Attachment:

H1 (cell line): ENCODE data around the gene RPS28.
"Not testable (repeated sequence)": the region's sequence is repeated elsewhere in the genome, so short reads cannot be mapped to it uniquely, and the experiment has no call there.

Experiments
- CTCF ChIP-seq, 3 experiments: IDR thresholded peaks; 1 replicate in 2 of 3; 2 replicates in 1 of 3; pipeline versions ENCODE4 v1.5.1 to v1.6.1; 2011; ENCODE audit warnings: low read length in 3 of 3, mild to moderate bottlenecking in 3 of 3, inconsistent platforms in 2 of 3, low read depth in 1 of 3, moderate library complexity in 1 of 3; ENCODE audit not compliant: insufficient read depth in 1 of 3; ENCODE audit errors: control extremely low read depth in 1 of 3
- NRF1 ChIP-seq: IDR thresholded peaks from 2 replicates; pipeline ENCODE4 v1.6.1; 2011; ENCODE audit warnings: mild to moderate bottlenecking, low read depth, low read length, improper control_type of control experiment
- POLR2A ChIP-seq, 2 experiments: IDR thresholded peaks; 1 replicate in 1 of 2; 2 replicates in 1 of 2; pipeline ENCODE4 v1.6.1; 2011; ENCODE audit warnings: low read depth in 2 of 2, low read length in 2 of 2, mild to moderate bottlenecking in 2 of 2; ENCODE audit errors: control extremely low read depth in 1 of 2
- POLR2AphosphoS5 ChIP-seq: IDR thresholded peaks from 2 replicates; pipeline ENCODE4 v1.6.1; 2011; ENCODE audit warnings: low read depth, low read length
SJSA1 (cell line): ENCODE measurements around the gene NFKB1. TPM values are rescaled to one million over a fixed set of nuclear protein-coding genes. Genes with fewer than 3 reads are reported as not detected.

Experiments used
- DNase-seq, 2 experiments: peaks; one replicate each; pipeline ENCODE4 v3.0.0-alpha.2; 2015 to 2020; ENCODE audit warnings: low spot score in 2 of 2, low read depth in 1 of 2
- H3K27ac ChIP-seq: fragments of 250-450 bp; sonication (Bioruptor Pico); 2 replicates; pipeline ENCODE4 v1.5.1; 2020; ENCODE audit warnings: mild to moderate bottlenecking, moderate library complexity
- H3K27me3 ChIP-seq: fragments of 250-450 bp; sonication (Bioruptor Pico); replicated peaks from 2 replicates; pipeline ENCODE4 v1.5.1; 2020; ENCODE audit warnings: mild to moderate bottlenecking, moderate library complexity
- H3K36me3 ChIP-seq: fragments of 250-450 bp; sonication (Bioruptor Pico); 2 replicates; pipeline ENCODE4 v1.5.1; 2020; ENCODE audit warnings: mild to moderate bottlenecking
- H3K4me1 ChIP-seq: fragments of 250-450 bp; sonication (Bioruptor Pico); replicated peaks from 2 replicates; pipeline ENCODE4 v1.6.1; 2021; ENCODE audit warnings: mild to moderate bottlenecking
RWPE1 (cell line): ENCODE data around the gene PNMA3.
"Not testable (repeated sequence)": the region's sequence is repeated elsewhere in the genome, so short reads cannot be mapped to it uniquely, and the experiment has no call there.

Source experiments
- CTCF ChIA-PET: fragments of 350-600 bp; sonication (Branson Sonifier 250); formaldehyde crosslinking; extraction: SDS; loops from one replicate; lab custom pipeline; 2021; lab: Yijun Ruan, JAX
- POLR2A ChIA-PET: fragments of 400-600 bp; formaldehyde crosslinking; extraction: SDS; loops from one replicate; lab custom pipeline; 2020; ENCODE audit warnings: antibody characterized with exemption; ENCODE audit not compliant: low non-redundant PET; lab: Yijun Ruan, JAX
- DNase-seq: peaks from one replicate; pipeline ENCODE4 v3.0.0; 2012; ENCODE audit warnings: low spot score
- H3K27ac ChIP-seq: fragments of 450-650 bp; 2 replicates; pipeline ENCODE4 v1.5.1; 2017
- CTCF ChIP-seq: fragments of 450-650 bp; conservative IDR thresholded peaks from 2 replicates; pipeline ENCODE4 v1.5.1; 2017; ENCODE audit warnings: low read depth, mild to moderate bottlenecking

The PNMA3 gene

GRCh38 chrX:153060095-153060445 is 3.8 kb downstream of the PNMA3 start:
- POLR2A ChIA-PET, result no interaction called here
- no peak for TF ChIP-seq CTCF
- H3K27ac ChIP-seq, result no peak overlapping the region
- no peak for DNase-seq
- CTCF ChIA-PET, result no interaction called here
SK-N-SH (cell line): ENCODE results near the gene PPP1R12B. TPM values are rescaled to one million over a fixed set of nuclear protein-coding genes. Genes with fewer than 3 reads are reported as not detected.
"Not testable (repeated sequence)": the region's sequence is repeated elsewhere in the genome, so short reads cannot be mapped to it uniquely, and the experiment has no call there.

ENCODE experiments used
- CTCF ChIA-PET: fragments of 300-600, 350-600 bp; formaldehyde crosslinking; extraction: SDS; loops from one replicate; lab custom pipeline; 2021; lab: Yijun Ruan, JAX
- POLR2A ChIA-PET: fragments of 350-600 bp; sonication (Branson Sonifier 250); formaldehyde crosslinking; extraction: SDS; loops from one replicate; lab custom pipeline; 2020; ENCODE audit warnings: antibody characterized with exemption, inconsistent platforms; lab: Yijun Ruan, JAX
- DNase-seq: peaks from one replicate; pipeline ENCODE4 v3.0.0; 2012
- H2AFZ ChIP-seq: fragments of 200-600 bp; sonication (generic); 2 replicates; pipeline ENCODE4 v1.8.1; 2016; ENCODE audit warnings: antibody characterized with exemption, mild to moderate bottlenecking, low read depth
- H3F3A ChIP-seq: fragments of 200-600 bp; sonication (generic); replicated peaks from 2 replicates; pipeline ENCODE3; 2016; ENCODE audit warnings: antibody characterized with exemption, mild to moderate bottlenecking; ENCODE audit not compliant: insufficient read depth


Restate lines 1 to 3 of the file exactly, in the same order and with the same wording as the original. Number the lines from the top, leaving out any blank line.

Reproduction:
H1 (cell line): ENCODE data around the gene RPS28.
"Not testable (repeated sequence)": the region's sequence is repeated elsewhere in the genome, so short reads cannot be mapped to it uniquely, and the experiment has no call there.

Experiments